HC: I think I was re­ally lucky that they gave me a lot of lee­way. My own in­ter­est then, and now as well, is art ther­apy. I have al­ways been re­ally in­ter­ested in that idea. Some artists would tell me it was al­most a spir­i­tual thing, that there was a med­i­ta­tive as­pect to Inuit art. And that was some­thing I have al­ways grav­i­tated to­wards, try­ing to see what those ties are. We all know that there are a lot of is­sues back home and up North, but there’s this idea that art is some­thing more than just “mak­ing”, that there’s more im­por­tance there than we re­al­ize.

HI: That was 12 years ago. So now there’s at least three of us! Why do you think there are so few of us when, if you look over the last 20 years, there has been such an in­crease in the num­ber of First Na­tions and Métis cu­ra­tors, art his­to­ri­ans [and] mu­seum staff, [and] even though we have as many, if not more, artists per capita?

HC: Well you have to be com­fort­able in an ur­ban cen­tre—to re­ally be able to ad­just to and work in this en­vi­ron­ment. Even for me, it wasn’t some­thing that I thought I was go­ing to do. I just ended up be­ing at the cen­tre and help­ing out with writ­ing and it sort of mor­phed. But I would con­sider my­self an artist first and ev­ery­thing else sec­ond. And then it’s nerve-wrack­ing when you have to talk about some­one else’s work and you’re read­ing things into it. It’s al­ways a tricky thing to talk about some­one else’s work.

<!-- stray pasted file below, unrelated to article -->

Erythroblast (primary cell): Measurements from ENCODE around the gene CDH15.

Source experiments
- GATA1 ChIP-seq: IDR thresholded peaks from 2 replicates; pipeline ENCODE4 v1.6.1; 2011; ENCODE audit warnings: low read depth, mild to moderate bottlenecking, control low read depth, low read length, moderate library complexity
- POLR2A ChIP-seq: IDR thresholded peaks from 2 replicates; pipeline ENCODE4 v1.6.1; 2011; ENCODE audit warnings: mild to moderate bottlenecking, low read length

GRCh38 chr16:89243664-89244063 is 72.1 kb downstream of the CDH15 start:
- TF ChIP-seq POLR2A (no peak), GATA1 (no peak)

HI: I think that’s true. One ma­jor bar­rier is a lack of ac­cess to places that you could even go and work or train or study.

JP: I’m find­ing that [hav­ing an] art his­tory back­ground def­i­nitely is one of the fac­tors that can be an is­sue for young cu­ra­tors. Even though I don’t re­ally have an art his­tory back­ground ei­ther, a lit­tle art his­tory back­ground re­ally does help. Even [for me], try­ing to learn all th­ese dif­fer­ent medi­ums and who came from where, it def­i­nitely helps.

HI: It’s a big part of it, right? And if you don’t live some­where where you can go to art school—

JP: If you don’t have that lan­guage—that knowl­edge of lan­guage—when writ­ing a cu­ra­to­rial state­ment, it can be a lit­tle dif­fi­cult.

HI: It’s like grant writ­ing! Grant writ­ing is its own par­tic­u­lar style of writ­ing, its own spe­cial kind of lit­er­acy. If you don’t know how to write for an art au­di­ence or for cat­a­logues that’s a huge bar­rier. I think you can get re­ally in­ter­est­ing per­spec­tives when peo­ple are not writ­ing out of an art his­tor­i­cal train­ing, but it is a chal­lenge.

JP: I feel like that is what a lot of mu­se­ums and in­sti­tu­tions are look­ing for—that back­ground.